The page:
Canadian legend Brian McKeever inches closer to Gerd Schenfelder’s record
'If we win, we'll take it. If we're fourth, then that's the beauty and the pain of sport, you just turn around and shake everybody else's hands because they beat you.'07 Mar 2022
DREAM PAIR: Brian McKeever of Canada reacts with his guide after winning the Para Cross-Country Skiing Men's Long Distance Classical Technique Vision Impaired at the Beijing 2022 Winter Paralympics in Zhangjiakou, China.
ⒸCarmen Mandato/Getty Images
By ND Prashant | For the IPC
Canadian legend Brian McKeever’s added another gold to his illustrious career on Monday, 7 March, with an authoritative performance in the Para Cross-Country Skiing Men's Long Distance Classical Technique Vision Impaired at Zhangjiakou National Biathlon Centre.
The 42-year-old, who has already announced his retirement post-Beijing Games, was in a league of his own racing with his guide Russell Kennedy.
Displaying an authoritative show McKeever, finished the 20km race without being challenged at all and finished the race with time of 55 minutes 36.7 seconds. Such has been McKeever’s dominance in this event that he has not lost the title since Turin 2006 Games.
HUNGRY FOR MORE MEDALS
A jubilant McKeever, following his medal winning performance, announced that he still has the fire in his belly to win more medals and will be going all out here.
“(Medals) They're all hard. With the challenges we've seen over the past couple of years, with the (COVID-19) pandemic and the political situation, it's been tough for everyone. It is a miracle in a sense that we're even here.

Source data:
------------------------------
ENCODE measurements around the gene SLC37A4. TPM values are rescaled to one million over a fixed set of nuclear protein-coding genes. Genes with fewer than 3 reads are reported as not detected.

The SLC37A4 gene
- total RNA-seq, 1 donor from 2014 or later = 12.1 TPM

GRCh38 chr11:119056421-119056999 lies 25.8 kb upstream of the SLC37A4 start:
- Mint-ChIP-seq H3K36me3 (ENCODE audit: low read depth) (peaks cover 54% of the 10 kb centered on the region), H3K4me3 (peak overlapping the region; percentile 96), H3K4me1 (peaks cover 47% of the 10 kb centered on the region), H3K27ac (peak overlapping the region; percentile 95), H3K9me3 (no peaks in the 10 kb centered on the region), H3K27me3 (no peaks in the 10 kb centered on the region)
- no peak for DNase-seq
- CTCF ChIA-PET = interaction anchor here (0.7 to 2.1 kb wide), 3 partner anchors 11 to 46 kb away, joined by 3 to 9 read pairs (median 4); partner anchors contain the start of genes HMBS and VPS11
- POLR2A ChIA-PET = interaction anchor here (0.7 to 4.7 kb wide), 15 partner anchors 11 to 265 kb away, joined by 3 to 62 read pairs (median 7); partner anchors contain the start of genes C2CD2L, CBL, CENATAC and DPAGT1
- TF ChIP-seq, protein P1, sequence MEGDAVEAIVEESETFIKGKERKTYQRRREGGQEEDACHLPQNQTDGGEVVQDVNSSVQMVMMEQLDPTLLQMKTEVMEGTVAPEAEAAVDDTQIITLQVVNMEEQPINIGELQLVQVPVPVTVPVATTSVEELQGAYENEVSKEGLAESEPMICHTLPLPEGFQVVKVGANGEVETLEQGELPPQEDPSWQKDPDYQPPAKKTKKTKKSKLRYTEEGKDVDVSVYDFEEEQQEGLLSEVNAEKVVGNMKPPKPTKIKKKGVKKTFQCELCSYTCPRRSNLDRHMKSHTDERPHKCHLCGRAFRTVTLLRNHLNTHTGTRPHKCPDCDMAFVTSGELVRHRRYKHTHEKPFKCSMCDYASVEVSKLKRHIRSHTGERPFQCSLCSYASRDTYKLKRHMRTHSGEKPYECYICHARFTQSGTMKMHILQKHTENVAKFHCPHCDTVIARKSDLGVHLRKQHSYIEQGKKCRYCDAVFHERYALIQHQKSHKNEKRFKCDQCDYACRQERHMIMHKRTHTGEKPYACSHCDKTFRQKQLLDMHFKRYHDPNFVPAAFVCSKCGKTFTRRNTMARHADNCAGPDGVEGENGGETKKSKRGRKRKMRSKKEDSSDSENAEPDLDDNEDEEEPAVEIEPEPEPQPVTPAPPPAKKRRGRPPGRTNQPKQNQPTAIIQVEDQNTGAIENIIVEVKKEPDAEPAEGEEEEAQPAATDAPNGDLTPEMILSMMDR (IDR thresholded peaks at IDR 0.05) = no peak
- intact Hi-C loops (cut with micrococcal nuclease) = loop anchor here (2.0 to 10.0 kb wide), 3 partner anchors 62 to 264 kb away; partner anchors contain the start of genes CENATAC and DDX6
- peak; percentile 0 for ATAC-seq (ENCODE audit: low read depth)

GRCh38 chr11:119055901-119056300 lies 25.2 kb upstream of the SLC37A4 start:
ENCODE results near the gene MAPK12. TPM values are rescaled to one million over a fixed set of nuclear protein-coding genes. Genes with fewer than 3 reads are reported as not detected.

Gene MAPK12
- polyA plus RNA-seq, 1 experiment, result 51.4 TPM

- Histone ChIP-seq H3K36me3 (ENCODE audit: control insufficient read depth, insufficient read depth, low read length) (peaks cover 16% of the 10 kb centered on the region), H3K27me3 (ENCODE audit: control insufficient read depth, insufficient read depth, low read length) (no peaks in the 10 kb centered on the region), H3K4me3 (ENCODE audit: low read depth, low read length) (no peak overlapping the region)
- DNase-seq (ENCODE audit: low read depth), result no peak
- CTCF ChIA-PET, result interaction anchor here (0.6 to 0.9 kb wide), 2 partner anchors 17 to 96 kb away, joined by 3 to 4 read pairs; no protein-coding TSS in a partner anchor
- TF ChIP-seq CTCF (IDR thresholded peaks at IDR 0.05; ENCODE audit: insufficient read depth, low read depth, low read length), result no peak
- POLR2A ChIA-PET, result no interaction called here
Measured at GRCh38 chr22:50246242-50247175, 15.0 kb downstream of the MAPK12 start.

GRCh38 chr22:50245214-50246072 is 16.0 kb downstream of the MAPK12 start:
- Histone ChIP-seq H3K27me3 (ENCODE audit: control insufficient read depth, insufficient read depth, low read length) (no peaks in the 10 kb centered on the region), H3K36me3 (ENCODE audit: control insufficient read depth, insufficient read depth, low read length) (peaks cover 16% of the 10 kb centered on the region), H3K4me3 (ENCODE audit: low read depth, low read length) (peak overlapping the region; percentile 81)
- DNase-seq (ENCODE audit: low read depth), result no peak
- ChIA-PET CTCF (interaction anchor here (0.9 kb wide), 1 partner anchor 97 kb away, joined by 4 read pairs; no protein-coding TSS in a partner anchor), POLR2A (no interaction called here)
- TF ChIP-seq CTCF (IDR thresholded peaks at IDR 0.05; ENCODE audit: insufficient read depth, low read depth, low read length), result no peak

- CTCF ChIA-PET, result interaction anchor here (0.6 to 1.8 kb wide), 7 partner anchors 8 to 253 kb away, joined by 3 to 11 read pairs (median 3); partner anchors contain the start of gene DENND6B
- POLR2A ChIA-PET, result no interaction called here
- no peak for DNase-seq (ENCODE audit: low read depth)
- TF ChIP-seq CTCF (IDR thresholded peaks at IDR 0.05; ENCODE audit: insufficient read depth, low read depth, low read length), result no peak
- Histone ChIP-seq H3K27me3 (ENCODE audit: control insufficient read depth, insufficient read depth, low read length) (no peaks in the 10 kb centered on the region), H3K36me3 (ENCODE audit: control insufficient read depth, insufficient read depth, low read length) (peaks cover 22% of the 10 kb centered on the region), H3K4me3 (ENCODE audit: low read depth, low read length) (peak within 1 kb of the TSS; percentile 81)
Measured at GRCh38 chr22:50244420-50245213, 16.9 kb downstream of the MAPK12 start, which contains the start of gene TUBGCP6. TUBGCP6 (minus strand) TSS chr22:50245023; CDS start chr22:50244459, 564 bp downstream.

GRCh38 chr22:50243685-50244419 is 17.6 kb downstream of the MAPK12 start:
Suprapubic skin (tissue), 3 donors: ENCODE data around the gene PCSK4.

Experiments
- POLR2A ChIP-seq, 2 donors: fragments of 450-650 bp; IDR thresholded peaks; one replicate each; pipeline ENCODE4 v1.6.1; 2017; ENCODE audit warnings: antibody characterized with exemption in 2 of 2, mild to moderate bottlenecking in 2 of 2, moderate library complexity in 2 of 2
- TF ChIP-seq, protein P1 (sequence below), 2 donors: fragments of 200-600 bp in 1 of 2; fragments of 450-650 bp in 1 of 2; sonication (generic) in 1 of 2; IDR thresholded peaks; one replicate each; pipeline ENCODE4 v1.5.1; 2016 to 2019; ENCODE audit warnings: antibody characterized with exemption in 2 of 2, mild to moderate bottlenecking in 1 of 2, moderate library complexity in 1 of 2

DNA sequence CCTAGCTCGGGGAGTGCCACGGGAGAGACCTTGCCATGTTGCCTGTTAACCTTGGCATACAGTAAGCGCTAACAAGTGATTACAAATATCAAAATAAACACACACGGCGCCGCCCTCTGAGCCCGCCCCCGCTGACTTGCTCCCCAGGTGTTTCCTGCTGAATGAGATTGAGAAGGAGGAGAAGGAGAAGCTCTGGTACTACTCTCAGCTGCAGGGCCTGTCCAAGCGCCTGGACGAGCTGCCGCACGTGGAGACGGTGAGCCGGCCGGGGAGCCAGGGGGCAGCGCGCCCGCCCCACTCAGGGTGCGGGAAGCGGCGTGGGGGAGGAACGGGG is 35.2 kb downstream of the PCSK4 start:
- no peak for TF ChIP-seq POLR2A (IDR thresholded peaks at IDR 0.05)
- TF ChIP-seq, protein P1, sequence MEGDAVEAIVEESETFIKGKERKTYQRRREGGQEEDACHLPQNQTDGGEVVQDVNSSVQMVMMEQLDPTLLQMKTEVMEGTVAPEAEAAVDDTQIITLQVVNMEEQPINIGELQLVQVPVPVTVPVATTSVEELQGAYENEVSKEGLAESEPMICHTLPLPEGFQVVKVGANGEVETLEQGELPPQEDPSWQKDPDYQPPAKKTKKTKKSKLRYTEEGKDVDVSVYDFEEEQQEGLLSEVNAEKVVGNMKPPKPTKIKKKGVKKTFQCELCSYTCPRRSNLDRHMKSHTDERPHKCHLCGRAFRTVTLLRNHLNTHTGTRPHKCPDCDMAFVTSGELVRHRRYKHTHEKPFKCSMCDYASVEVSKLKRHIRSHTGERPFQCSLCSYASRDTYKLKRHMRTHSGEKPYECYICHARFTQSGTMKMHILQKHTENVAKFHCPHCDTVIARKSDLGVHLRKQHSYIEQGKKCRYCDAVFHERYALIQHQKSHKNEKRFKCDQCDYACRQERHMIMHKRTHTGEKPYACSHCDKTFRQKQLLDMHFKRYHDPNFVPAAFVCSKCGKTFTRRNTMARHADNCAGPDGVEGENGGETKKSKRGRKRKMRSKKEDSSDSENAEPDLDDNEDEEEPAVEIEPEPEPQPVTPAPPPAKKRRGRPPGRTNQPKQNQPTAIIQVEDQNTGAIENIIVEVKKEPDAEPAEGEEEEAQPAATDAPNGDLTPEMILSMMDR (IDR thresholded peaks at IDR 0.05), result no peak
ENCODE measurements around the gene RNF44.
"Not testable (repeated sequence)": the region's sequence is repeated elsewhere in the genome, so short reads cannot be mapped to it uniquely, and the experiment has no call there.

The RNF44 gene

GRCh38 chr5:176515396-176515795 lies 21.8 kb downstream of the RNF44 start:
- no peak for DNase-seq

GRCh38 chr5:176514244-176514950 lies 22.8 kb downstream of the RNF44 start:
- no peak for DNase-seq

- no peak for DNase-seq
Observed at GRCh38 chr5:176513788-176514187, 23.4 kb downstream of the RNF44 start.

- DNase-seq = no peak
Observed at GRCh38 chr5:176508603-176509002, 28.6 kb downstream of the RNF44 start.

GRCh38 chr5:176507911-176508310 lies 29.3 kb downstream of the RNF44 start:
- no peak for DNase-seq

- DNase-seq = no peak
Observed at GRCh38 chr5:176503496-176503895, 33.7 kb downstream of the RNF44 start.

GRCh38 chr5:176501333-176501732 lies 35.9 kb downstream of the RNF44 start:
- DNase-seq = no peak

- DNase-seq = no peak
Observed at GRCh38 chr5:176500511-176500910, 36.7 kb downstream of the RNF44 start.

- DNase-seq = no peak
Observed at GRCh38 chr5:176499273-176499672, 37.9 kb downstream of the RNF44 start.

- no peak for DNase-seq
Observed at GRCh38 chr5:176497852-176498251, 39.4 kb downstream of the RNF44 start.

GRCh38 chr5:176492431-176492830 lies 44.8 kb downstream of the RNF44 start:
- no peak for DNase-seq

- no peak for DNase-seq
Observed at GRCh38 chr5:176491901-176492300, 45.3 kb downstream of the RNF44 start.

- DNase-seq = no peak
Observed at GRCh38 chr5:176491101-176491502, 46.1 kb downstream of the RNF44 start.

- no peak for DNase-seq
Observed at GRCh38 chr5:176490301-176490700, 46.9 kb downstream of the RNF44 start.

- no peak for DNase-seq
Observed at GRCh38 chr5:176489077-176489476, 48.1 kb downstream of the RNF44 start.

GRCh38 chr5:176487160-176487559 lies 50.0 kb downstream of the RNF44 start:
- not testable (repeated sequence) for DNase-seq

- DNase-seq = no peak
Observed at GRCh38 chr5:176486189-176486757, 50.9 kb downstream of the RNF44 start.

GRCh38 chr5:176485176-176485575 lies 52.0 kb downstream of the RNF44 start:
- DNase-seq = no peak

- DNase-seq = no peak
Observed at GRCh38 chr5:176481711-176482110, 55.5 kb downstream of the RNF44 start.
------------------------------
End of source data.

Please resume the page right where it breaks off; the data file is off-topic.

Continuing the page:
“I'm still hungry. I still love training every day. When we are out there, we are still competing against each other on the training sessions,” said a pumped up McKeever, who also heaved words of praise for his guide Kennedy.
“It's always exciting. It's never easy and today, having Russell around, it was a great pace he set, very good guiding.
“He's one of the fastest skiers in the world and to have him skiing in front of me, he is a great person to be following. And the wax team did a great job. These skis are definitely some of the best skis I've ever been on.”
ON CALLING IT A DAY
McKeever, who has spent two decades in the sport and won 17 Winter Paralympic Games medals, when asked if he would contemplate not calling it quits having put such a sensational display of endurance said: “If it wasn't for good (physical) therapists, I wouldn't be standing here, so I think it is time. The body is slowing down.
“Call it a soft retiring, I want to fade away slowly. We are still competitive, but I'm breaking down. You wake up in pain, you go to bed in pain, so it's certainly time.”
McKeever now has two more events where he will be looking to defend his title - Men’s Middle Distance and Men’s Sprint Vision Impaired.
“I still love this, I still love getting out and training all the time, with Russ (Kennedy) and the others in the team.
“But I'm getting old, body is breaking down. I've got a lot of pain every day and it will be nice to take it easy a bit and get out skiing more for fun rather than as a job.
“But for the time being, we've got a job to do, we're going to have fun doing it and it's still exciting to be here,” said McKeever, who with this gold is also two shy of equalling the most decorated German Alpine skier Gerd Schenfelder’s record of 16 gold medals at the Winter Paralympics, including four gold medals each at the Salt Lake 2002 Games and Vancouver 2010 Games.
“I'm just hoping to have good days, make a good plan, stick with it and hope that it's good enough. That's all we can ask for.
“If we win, we'll take it. If we're fourth, then that's the beauty and the pain of sport, you just turn around and shake everybody else's hands because they beat you.”